/ 14 June 2013

The struggle of life after apartheid

The Struggle Of Life After Apartheid

STRANGE PILGIMAGES (Short Stories) by Achmat Dangor (Picador Africa)

In Achmat Dangor's stories the protagonists are, for the most part, diverse South African people of colour, some of mixed race, some not. Some of them lived in exile during the struggle, others are overseas in the post-1994 period of transition (which we are still in).

He looks at how people manage their relationships with wives, mothers, in-laws and lovers in these conditions, and, in all the stories, his protagonists investigate their past.

His view of humanity is generally bleak, and for this reason, the stories are not comfortable reading. Misunderstanding, guilt, alienation and delusion all feature.

Dangor was shortlisted for the Booker Prize in 2004 (for his novel Bitter Fruit) and won the Herman Charles Bosman Prize (for Kafka's Curse) and these stories continue his tradition of looking below the superficial, trying to situate his subjects in their deeply personal lives and within their sociopolitical context.

Some stories, such as the first one, Poppie of 42nd Street, are constructed of seemingly snatched-up fragments of experience and memory.

While walking the streets of New York, an exiled young South African writer sees a woman who reminds him of his grandmother, and (rather madly) starts to follow her.

This bizarre little episode, and the flood of memories it brings, shake him from his writer's block. There is a sense in all these stories of how tenuous and subject to chance our consciousness is, especially for those who have lived the fractured life of exile and the struggle.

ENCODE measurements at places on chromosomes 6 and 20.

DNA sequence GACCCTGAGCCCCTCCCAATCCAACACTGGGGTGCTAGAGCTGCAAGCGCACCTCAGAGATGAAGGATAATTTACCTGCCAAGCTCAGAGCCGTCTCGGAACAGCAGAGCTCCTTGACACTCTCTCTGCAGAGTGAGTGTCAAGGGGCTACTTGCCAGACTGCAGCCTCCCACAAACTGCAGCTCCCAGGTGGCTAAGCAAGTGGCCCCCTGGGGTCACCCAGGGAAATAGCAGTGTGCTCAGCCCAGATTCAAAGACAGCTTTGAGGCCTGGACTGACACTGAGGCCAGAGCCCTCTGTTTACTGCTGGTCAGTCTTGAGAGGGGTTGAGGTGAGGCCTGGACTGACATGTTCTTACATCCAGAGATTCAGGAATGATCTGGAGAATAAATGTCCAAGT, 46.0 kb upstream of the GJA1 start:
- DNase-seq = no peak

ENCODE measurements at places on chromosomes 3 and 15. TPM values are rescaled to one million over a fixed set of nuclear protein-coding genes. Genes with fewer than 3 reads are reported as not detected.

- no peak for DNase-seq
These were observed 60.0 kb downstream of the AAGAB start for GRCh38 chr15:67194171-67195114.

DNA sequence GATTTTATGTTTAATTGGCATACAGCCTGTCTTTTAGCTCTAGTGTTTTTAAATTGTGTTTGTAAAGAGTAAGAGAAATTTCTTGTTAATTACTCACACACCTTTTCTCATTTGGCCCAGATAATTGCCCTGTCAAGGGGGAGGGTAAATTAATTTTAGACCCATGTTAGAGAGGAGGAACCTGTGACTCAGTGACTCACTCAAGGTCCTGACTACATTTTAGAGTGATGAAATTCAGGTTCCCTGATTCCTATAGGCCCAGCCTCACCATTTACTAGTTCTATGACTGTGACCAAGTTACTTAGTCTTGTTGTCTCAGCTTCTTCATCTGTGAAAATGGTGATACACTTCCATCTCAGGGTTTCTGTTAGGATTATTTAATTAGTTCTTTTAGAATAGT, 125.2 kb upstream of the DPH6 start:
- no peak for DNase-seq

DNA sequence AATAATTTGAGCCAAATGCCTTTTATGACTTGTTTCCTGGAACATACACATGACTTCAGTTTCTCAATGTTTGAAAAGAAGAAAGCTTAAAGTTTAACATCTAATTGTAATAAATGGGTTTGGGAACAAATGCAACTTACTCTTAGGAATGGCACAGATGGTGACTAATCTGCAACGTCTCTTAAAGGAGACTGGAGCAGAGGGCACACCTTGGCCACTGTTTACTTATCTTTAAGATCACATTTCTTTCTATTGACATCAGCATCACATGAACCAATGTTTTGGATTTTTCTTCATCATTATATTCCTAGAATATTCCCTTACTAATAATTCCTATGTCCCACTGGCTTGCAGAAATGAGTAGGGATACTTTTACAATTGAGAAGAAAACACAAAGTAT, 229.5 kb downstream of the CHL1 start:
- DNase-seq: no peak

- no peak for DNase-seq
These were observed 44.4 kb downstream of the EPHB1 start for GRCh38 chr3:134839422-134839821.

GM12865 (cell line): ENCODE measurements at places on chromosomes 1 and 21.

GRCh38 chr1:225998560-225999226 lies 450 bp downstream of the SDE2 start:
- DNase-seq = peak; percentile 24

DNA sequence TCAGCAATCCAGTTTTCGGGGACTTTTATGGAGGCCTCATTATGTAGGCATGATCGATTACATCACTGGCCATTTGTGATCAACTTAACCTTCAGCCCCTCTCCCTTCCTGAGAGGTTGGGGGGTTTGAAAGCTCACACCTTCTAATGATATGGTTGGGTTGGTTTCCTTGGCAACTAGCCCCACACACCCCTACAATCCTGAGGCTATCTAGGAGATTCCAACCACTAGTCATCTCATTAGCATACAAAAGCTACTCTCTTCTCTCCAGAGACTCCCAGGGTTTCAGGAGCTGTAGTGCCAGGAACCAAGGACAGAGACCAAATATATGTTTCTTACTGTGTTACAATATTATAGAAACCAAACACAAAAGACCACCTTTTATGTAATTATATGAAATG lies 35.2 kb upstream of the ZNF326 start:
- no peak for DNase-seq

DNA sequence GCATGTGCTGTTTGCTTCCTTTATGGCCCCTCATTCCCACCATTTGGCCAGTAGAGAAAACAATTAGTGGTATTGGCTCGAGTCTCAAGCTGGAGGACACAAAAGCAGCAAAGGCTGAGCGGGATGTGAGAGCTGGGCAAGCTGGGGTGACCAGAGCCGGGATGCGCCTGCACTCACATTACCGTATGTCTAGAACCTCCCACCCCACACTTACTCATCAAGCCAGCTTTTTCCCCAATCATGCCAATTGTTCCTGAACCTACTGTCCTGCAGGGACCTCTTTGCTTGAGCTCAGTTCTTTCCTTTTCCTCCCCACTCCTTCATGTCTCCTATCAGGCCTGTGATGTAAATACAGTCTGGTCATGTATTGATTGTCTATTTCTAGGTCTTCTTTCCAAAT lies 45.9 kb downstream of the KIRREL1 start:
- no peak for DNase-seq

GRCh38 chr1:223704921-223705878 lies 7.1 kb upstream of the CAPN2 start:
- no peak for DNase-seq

Though they are all interesting, I found two of these stories to be really excellent: Skin Costs Extra and Goodbye, Goodnight.

In the former, a young black economist, Simon, recently moved from Soweto to the (formerly white) suburbs, and previously "deployed" in the United Kingdom (pre-liberation), accepts a job in New York.

He is adept at suppressing things he does not want to remember — more so than most of us.

Dangor shows, very cleverly, how, even when he knows he is guilty of jeopardising the lives of his wife and child, he manages to find a way to blame his wife.

Goodbye, Goodnight is a jagged, unresolved, paradoxical story about loving a woman who turns out to be far more duplicitous than her name, Firdose (heaven), suggests.

She was the most perplexing of lovers, and memories of her are revived when the narrator, now an archivist, has to deal with a security police file which proves quite revealing.

A snatch of conversation shows some of her dilemma. This is her response when he suggests she return to South Africa with him: "So, shall I become the good, obedient motchie again, waiting for hubby to come home, the warrior back from his wars? Shall I wear just a veil or the whole Ninja hijab thing?"

This, before she abandons him there in the bar at The Algonquin, New York, where they have been having a reconciliatory drink. There's more to this story — it includes an abandoned cat.

These two stories embody Dangor's concern with living in troubled times, though whether people are any more emotionally attuned or morally fine in easier circumstances is explored in all world literatures.

These stories will appeal to those who like a shot of history and reality in their fiction, such as one finds in Nadine Gordimer's No Time Like the Present (2012) and Wally Serote's Revelation (2011).

Though Dangor's stories are not as challenging to read as either of these, they are, like them, situated in our real, post-apartheid society, seen through the eyes of a perceptive analyst, and are an important record of this time.